Using tech for better thinking
Cristina has been involved in medical education since 2001, training first year medical students all the way up to qualified doctors and senior neurosurgical registrars for their exit exam.
She creates and researches the use of technology to enhance executive function: decision making, memory, understanding, strategic planning and mental simulation (imagination, creativity and innovation).
She has designed and implemented virtual patients, animations and emulators in collaboration with Imperial's E-learning Implementation Group and Tata Interactive in India, one of which won an award from the Association for Learning Technology in 2008.
She designed and ran her own education website, Thinking Medicine from 2006-17. Her neuro-ophthalmology virtual patient was the first hit on Google for "visual fields tutorial" (until the demise of Flash).
She is a trained simulation instructor for the London Deanery’s STeLI (Simulation and Technology-enhanced Learning Initiative).
She established the concept design for the London Deanery's Nucleus, a social network of online resources to support the generic training curriculum.
She continues to develop tech to support higher level thinking (see below), currently focused on developing a lean and strategic online reflective portfolio that facilitates team learning.
"make this hospital teach better"
Chelsea and Westminster Hospital NHS Foundation Trust, 2009-2011
Cristina and Dr Jane Currie were the first Medical Education Fellows. They worked as a team across a wide variety of roles managing 42 projects across 2 sites including running onsite high-stakes examinations and presenting to visiting international delegates.
This was a new role. Their job description was one line: "make this hospital teach better" -from undergraduate to postgraduate level. Go.
1. ESTABLISHING A BENCHMARK FOR EDUCATIONAL QUALITY
This was the first step that allowed us to identify areas for further research and design successful interventions.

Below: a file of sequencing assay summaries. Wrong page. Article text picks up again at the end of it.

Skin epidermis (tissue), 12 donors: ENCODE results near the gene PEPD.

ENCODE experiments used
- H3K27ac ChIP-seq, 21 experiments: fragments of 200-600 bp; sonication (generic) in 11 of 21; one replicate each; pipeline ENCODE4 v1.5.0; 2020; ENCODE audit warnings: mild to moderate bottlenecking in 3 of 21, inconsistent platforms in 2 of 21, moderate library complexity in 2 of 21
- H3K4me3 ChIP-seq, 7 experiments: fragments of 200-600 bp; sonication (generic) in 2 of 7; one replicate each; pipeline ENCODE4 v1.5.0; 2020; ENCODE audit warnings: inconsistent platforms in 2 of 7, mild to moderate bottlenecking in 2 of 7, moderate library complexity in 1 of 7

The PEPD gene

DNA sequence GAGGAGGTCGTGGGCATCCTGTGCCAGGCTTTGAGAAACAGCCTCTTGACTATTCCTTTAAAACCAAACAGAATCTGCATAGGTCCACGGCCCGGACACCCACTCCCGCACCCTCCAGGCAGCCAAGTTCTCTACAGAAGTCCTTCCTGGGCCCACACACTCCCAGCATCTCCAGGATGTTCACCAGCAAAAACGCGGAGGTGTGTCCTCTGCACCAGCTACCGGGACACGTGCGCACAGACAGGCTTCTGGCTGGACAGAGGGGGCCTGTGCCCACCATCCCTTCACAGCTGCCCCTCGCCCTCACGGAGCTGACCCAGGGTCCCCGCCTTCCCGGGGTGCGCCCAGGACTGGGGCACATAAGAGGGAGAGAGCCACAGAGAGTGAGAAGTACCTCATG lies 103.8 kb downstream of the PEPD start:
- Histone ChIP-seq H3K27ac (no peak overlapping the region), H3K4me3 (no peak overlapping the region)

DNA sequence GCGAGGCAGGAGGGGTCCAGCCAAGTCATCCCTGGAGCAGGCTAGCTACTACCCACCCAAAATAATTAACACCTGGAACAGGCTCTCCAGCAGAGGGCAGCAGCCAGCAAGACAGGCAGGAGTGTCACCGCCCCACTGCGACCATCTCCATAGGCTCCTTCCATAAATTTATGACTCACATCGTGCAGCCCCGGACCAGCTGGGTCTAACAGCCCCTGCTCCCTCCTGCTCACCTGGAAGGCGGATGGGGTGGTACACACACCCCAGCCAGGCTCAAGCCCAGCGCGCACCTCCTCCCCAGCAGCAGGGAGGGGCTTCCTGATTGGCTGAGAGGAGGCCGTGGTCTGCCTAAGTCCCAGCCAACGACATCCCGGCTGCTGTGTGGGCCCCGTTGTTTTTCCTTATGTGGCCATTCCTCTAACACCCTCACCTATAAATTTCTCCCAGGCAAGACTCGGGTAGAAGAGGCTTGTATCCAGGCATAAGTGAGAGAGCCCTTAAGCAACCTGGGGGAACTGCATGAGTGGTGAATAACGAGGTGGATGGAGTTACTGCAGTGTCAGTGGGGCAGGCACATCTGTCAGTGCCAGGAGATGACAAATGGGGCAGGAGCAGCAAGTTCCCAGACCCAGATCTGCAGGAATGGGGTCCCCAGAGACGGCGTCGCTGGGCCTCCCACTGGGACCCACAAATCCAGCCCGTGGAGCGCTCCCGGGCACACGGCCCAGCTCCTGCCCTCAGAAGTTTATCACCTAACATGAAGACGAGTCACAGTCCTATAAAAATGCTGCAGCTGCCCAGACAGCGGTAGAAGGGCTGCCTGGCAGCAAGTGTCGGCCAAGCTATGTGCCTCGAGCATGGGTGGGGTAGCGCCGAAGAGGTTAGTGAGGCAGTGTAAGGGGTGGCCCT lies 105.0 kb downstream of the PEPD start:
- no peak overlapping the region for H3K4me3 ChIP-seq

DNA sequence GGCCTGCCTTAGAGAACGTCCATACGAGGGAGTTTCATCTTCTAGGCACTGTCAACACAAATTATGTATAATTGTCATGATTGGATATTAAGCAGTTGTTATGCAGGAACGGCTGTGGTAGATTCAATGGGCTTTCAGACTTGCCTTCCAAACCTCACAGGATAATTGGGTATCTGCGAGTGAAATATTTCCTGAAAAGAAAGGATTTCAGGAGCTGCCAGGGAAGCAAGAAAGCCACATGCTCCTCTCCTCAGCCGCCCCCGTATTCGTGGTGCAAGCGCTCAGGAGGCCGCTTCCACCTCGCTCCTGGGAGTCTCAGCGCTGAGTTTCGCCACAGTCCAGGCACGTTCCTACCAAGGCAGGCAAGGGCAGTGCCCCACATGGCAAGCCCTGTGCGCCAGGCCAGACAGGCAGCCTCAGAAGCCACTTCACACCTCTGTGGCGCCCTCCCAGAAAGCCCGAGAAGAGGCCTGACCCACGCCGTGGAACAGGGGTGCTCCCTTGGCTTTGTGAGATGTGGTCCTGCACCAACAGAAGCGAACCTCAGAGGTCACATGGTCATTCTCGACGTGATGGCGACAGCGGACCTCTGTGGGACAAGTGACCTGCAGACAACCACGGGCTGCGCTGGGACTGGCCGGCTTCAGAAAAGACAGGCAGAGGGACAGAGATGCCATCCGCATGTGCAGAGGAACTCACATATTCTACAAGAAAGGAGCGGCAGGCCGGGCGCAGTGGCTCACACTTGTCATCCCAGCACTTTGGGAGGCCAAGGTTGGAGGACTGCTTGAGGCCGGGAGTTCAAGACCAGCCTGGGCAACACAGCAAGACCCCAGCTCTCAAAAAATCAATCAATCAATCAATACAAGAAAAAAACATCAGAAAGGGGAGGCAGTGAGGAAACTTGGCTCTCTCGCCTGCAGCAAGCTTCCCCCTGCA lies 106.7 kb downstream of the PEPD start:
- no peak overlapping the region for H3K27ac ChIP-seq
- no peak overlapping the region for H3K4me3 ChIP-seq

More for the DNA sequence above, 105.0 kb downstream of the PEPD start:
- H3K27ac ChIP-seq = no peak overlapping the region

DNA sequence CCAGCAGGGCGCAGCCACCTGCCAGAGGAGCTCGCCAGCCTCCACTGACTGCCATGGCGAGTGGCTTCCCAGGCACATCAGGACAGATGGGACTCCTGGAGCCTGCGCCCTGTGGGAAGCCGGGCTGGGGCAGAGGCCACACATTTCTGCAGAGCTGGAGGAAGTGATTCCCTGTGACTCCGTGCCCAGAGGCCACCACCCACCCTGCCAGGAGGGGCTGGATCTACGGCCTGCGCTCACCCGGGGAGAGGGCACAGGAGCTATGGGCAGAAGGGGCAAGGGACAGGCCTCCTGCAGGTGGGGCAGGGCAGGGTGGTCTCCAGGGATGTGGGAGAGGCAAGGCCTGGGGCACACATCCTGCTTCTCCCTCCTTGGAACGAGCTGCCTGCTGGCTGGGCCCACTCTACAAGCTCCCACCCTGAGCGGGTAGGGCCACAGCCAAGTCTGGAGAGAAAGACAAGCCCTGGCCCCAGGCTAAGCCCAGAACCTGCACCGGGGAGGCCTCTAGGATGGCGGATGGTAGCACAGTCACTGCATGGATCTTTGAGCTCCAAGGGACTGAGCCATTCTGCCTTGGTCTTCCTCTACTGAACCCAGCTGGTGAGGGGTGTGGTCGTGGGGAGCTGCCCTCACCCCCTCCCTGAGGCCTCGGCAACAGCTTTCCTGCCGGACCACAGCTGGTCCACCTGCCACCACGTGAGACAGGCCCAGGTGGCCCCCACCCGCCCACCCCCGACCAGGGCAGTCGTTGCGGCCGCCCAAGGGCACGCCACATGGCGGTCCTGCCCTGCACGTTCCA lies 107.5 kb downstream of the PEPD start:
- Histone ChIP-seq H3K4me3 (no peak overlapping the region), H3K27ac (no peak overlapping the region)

1. Assessing the educational environment: a system for monitoring change to target and evaluate interventions. C Koppel, J Currie, L Burton, M Ruwanpathirana, S Singh, M Lupton. Oral presentation, AMEE. Vienna, August 2011
2. The first step to making a teaching hospital teach better: establishing a benchmark for educational quality. C Koppel, J Currie, S Singh, M Lupton. Oral presentation, 14th Ottawa Conference. Miami, May 2010
2. ADDRESSING MISSED TRAINING OPPORTUNITIES
Our research showed that sometimes bedside teaching was understandably missed in an opportunistic and busy environment. We created and managed an online portal linking senior doctors to medical students.
We reduced missed sessions by 50%.
1. 'An online education portal the way users want it' - Developing a fit-for-purpose communications solution based on user needs. C Koppel, J Currie, M Lupton, S Singh. Oral presentation AMEE 2010. Glasgow, September 2010
3. DEALING WITH COMPLEX ENVIRONMENTS
Our research identified junior doctors as an underdeveloped resource. We trained them to teach and introduce new students to the complex clinical environment.
With the junior doctor's help, we created and rolled out a new induction system, giving students a warm introduction to a hectic environment and their teachers a sense of accomplishment and new skill set.
1. An underdeveloped resource? A questionnaire study of junior doctors' contributions to undergraduate teaching. C Koppel, J Currie, M Lupton, S Singh. Oral presentation ASME Annual Scientific Meeting. Cambridge, July 2010
2. Foundation Doctors as Education Leaders for Undergraduates. A Koo, Z Mickute, N Calder, I Ali, C Koppel. Poster presentation AMEE 2011. Vienna, August 2011
4. DESIGNING TECH TO SUPPORT HIGHER LEVEL THINKING
We were invited to project manage the new E-portfolio system set up at Imperial College.
We helped design and roll out an online reflective journal for over 1000 users across 5 hospitals.
1. Implementation and use of E-portfolios in Undergraduate Medicine at Imperial College London. M Toro-Troconis, A Hemani, A Vallance, C Koppel, J Currie, C Gabriel. Oral presentation AMEE 2010. Glasgow, September 2010
2. Rethinking portfolios as a process: strategies for creating a successful portfolio culture. C Koppel, J Currie. Workshop (90mins), AMEE. Vienna, August 2011
3. Educational culture change: The reflective portfolio as a process. C Koppel, J Currie, A Hemani, B Nong, M Toro-Troconis, A Vallance. Oral presentation ASME, Edinburgh 2011. Oral presentation 15th Ottawa conference. Kuala Lumpur, March 2012
Cristina continued her research in medical education as a Fellow at The Wilson Centre, Toronto University Hospital (2010-12) and consulted in e-learning for King Saud University, Saudi Arabia.
Nehal Khamis, Rawabi Aljumaiah, Alla Alhumaid, Hiba Alraheem, Dalal Alkadi, Cristina Koppel & Hamza Mohammad Abdulghani: Undergraduate medical students’ perspectives of skills, uses and preferences of information technology in medical education: A cross-sectional study in a Saudi Medical College, Medical Teacher, DOI: 10.1080/0142159X.2018.1465537 07 May 2018.
Amr Jamal, Mohamad-Hani Temsah, Samina A Khan, Ayman Al-Eyadhy, Cristina Koppel, Michael F Chiang. Mobile Phone Use Among Medical Residents: A Cross-Sectional Multicenter Survey in Saudi Arabia. JMIR Mhealth Uhealth 2016 (May 19); 4(2):e61
Zakaria, A. Jamal, S Bisht, C. Koppel. Lessons learned from embedding a Learning Management System (LMS) into an undergraduate Medical Informatics Course in Saudi Arabia. Med 2 0. 2013 Jul-Dec; 2(2): e13. Published online Nov 27, 2013. doi: 10.2196/med20.2735